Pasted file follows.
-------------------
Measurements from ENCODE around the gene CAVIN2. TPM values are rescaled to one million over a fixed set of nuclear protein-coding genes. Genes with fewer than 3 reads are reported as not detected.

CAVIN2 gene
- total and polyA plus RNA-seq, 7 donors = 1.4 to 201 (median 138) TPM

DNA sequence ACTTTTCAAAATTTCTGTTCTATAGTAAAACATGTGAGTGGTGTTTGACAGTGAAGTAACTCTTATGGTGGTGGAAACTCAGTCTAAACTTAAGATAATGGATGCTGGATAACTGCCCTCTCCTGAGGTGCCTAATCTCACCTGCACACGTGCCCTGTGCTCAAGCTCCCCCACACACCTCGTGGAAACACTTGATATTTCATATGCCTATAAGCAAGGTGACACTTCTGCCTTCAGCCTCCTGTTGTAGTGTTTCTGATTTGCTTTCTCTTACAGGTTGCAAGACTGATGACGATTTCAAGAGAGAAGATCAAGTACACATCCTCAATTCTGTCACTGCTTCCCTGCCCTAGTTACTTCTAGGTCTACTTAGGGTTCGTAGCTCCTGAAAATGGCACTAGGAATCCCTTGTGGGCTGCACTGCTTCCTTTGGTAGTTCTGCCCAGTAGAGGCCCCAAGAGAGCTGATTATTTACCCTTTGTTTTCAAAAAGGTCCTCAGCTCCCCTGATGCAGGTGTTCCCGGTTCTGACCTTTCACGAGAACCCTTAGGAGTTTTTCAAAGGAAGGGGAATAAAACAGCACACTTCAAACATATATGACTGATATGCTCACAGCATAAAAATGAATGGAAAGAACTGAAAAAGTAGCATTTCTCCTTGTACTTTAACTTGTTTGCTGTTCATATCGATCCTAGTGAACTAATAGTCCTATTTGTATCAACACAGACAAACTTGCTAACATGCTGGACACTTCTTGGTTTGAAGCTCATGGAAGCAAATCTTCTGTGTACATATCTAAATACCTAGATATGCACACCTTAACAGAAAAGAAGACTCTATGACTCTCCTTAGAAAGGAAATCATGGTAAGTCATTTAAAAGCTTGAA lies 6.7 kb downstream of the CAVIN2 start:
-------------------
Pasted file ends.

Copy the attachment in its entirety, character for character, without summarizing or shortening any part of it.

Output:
Measurements from ENCODE around the gene CAVIN2. TPM values are rescaled to one million over a fixed set of nuclear protein-coding genes. Genes with fewer than 3 reads are reported as not detected.

CAVIN2 gene
- total and polyA plus RNA-seq, 7 donors = 1.4 to 201 (median 138) TPM

DNA sequence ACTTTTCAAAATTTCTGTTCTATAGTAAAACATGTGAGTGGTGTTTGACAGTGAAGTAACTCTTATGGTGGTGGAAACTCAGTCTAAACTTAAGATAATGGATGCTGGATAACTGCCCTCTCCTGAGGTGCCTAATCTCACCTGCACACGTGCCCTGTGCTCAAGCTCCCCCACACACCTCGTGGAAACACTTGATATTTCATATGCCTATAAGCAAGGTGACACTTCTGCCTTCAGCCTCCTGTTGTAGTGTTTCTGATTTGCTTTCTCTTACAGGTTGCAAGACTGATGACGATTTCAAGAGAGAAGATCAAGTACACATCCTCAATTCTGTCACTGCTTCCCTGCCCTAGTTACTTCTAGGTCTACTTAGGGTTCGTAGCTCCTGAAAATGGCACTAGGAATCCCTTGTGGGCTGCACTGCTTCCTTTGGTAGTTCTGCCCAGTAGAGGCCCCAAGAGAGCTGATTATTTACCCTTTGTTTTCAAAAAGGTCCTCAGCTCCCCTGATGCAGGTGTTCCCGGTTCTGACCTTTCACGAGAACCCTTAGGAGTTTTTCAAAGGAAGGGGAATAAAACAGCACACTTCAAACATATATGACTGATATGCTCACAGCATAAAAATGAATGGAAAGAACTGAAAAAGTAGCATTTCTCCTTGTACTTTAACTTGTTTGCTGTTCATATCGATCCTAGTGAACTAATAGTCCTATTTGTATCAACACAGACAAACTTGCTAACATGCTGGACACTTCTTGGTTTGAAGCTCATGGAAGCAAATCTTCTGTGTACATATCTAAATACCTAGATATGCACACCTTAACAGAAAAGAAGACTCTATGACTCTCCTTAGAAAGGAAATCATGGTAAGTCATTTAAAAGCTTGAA lies 6.7 kb downstream of the CAVIN2 start: